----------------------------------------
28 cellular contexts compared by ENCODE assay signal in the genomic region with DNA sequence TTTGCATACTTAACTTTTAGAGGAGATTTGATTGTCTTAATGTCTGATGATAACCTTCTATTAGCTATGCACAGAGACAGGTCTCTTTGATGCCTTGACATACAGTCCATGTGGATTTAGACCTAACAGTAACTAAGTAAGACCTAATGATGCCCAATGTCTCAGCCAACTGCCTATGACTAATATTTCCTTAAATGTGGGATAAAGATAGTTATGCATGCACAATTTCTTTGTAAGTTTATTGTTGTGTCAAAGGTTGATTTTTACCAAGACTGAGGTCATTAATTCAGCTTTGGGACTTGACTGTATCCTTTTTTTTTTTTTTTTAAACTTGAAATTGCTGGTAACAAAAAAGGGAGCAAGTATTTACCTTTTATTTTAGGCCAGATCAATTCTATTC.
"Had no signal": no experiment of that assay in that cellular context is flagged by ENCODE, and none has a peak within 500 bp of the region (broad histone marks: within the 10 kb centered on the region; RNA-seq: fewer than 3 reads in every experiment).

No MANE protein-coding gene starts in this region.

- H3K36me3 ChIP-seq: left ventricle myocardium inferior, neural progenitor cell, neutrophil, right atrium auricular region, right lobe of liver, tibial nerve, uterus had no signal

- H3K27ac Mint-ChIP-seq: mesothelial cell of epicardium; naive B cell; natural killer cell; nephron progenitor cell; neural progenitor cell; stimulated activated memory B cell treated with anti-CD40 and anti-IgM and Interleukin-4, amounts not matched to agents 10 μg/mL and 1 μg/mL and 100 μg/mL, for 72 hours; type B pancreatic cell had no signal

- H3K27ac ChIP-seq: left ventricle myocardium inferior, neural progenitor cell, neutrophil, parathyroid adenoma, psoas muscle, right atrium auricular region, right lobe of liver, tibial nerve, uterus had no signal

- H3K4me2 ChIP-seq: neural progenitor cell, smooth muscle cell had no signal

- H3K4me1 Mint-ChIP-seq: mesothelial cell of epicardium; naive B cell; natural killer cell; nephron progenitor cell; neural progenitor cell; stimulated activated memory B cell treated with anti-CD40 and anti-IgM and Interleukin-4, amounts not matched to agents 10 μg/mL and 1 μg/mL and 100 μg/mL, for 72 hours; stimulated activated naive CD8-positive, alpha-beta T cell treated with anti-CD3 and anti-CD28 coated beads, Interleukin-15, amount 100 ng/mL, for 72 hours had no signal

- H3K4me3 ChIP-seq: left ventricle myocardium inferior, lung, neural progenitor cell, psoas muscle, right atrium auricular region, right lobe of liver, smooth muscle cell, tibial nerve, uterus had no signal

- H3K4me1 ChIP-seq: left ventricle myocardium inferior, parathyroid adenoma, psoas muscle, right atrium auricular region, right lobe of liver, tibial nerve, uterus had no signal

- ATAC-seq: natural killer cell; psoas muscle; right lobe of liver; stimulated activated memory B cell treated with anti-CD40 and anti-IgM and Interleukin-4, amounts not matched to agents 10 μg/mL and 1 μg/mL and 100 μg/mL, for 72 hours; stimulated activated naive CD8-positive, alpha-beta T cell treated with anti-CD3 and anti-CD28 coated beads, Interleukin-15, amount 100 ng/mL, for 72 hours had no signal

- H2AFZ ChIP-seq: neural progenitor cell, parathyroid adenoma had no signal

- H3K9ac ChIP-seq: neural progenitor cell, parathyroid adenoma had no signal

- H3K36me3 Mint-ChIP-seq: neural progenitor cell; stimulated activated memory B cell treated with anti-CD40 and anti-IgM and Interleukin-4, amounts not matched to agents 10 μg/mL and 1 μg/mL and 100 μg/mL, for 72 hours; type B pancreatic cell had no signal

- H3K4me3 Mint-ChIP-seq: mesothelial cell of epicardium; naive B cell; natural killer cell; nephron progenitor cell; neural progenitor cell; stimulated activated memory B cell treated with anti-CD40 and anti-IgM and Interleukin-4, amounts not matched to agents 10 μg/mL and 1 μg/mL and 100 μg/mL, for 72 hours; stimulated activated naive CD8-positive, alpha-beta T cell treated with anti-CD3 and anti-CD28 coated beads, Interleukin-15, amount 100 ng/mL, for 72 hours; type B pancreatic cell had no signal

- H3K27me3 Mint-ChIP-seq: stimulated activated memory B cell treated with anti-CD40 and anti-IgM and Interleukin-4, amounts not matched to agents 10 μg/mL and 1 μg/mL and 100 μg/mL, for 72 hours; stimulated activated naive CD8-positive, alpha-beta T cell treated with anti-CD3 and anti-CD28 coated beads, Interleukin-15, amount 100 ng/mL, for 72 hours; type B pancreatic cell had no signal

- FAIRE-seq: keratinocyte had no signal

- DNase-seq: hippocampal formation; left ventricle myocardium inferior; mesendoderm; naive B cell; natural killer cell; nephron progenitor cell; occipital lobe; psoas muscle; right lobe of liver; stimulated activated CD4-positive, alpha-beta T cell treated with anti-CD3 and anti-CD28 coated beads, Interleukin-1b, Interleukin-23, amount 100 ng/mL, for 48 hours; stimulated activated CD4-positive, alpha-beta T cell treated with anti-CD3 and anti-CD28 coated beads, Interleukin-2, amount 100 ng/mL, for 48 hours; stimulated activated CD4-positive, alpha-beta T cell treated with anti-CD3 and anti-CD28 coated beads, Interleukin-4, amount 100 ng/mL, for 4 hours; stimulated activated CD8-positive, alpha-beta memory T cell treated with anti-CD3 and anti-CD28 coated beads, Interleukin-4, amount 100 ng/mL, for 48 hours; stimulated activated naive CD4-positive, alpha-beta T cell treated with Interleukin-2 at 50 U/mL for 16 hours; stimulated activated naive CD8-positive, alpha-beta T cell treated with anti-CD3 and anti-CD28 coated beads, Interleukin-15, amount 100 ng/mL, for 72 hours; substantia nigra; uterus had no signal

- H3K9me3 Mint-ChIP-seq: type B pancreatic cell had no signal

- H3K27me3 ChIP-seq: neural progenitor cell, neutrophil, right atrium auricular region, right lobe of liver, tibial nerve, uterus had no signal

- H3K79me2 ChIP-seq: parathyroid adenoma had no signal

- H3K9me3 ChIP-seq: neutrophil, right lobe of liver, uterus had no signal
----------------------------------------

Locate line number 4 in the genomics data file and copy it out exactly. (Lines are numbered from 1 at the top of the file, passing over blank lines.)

- H3K36me3 ChIP-seq: left ventricle myocardium inferior, neural progenitor cell, neutrophil, right atrium auricular region, right lobe of liver, tibial nerve, uterus had no signal